Recently, I attended a women’s conference at my mother’s urging. It wasn’t my typical scene, but my free ticket came with a free lunch and it just so happens that free food is on my short list of favorite things. As soon as I opened the door to the conference center, I began to criticize everything—the speaker, the book promotions, the mugs and t-shirts and cheesy marketing. Judgment poured out of me like a fire hydrant. Why am I even here? What could I learn from people who were overtly “cliché” or theologically different than me? How could I be taught by a woman who insisted that all 7 of the points in her talk begin with the same letter?

What do YOU have to say to ME?”

At this point, I know Jesus was rolling his eyes at me.

When I stood up to pace and fume, I recognized my immaturity and unwillingness to be taught. My pride had very quickly carved out a canyon between these women and me.

Just because they were different from me doesn’t mean they weren’t going to say something I needed to hear.

And the first talk I heard at that conference changed my life. I heard from God in a clear and powerful way.

But in my arrogance, I could have missed the voice of God that day.

Maybe unlike me, you’re ok being taught by speakers who insist on using tired platitudes. But all of us have people by whom we do not want to be taught. Maybe it’s the uneducated or the ultra-liberal or the hyper-conservative. Maybe it’s those younger than us or those struggling with sin. Maybe it’s women. Maybe we don’t want to hear God speak through those who aren’t formally trained or in a staff position at church.

But the truth is, it’s hard to see Jesus if we aren’t open to the various ways he makes himself known.

The Pharisees were the experts on the law and all things Yahweh-related. One particular Sabbath, Jesus healed a man born blind. To the Pharisees, the healing act was offensive, inexplicable, and worse—it happened on the holy day of rest.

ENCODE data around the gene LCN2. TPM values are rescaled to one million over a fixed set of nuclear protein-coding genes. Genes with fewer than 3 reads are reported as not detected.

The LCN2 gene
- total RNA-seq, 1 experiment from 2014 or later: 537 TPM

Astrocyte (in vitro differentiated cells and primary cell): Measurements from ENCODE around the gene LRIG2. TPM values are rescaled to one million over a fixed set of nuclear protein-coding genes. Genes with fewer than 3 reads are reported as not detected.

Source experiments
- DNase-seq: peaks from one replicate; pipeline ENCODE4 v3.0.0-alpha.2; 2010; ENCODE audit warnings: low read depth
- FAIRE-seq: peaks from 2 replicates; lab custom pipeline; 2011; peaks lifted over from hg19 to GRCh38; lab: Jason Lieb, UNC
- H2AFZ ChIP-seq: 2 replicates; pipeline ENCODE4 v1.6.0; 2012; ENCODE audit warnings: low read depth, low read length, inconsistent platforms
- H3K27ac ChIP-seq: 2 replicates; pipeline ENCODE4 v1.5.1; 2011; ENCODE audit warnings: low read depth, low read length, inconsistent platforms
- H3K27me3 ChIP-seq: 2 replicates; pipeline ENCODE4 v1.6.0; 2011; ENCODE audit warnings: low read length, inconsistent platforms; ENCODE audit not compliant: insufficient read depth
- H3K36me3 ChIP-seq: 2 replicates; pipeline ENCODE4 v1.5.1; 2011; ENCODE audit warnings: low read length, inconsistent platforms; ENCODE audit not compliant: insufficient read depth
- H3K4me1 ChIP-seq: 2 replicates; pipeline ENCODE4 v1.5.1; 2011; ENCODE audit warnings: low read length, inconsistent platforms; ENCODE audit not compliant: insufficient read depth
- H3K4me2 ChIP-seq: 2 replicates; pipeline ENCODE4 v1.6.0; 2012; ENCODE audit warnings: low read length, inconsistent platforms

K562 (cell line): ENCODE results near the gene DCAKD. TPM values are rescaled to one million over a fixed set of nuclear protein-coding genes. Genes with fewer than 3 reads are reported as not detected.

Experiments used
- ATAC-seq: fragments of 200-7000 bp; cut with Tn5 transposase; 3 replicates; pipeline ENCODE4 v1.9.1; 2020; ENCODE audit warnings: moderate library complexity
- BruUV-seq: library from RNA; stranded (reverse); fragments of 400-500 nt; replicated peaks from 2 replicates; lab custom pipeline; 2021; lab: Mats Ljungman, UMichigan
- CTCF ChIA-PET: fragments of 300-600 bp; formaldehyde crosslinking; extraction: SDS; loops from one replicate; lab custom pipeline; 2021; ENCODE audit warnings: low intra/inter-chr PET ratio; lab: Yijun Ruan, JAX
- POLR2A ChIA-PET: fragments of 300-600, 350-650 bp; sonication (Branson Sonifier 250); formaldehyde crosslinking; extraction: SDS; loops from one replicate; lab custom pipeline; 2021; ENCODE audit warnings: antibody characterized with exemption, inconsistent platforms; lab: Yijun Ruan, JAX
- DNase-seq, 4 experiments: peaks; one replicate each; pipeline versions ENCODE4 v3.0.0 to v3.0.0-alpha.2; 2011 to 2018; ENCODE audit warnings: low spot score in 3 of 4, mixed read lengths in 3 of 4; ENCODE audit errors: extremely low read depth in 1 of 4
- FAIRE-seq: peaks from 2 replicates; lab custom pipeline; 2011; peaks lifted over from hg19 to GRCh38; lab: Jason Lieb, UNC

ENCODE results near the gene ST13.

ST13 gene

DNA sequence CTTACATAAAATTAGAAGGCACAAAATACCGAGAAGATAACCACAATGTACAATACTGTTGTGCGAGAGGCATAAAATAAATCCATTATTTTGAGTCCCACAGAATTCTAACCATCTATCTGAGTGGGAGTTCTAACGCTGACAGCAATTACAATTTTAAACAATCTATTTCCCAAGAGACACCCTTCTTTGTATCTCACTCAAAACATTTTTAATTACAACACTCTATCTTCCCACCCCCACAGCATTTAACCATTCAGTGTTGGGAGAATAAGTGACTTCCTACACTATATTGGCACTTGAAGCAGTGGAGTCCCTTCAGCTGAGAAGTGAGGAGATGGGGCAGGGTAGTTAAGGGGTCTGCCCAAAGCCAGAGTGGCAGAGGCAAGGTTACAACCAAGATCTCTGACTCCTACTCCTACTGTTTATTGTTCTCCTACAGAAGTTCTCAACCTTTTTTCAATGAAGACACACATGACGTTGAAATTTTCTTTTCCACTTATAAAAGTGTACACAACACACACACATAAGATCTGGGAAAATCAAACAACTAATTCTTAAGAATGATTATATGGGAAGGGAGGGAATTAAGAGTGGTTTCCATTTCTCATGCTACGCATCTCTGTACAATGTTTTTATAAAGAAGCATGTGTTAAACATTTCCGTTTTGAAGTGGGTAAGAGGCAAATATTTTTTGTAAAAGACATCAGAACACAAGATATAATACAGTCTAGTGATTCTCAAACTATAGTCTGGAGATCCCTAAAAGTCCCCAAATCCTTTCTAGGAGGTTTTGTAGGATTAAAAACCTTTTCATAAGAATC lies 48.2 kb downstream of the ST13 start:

Incensed, the Jewish leaders brought the healed man under intense scrutiny, questioning him about Jesus:

“The only thing I know,” said the man,

"Is that I was blind but now I see.”

The Jewish leaders were in an uproar, pressing the man for information and trying to disprove the validity of the miracle.

Finally, the man was fed up.

“This is incredible! You don’t know where he is from, yet he healed my eyes! We know that God doesn’t listen to sinners. God listens to anyone who is devout and does God’s will. No one has ever heard of a healing of the eyes of someone born blind. If this man wasn’t from God, he couldn’t do this!”

And, in anger, they threw him out, yelling, “You were born in complete sin! How dare you try to teach us?”

What do YOU have to say to ME?”

The Jewish leaders were unimpressed with the man’s observations. He hit a nerve by calling into question their authority. How was it, the man said, that you don’t see God’s visible activity? How is that you are more blind than I ever was?

And instead of listening, they expelled the man who had a miraculous encounter with God. Instead of marveling at God’s work, they covered their ears so that the truth wouldn’t disrupt their perfectly structured theology.

And in their arrogance, they missed the voice of God right in front of them.

“How dare you try to teach us?”

Maybe we aren’t as teachable as we say we are.

Do we really want to hear from God? Or do we only want to hear from God if God’s voice comes in a way in which we are most comfortable? Are we open to the creative voice of God or do we try to control how God speaks and moves?

We can miss God when we are focused on the vessel through whom the voice of God comes.

The blind man saw Jesus. The ones who should see God missed him altogether.

The truth is, the voice of God is carried and sung through the mouths and lives of countless people.

And being teachable doesn’t mean we believe everything we hear. We must always look to God for resonance and revelation. But just as importantly, we need to recognize that even those most different from us might have something to say to us about our own need for God and grace and forgiveness.

We cannot become like Jesus unless we’re willing to see Jesus. And this sight requires humility. Get over yourself long enough to let God be God. And watch God interrupt the ordinary in unexpected ways and through unexpected voices—even if they are cheesy.

 

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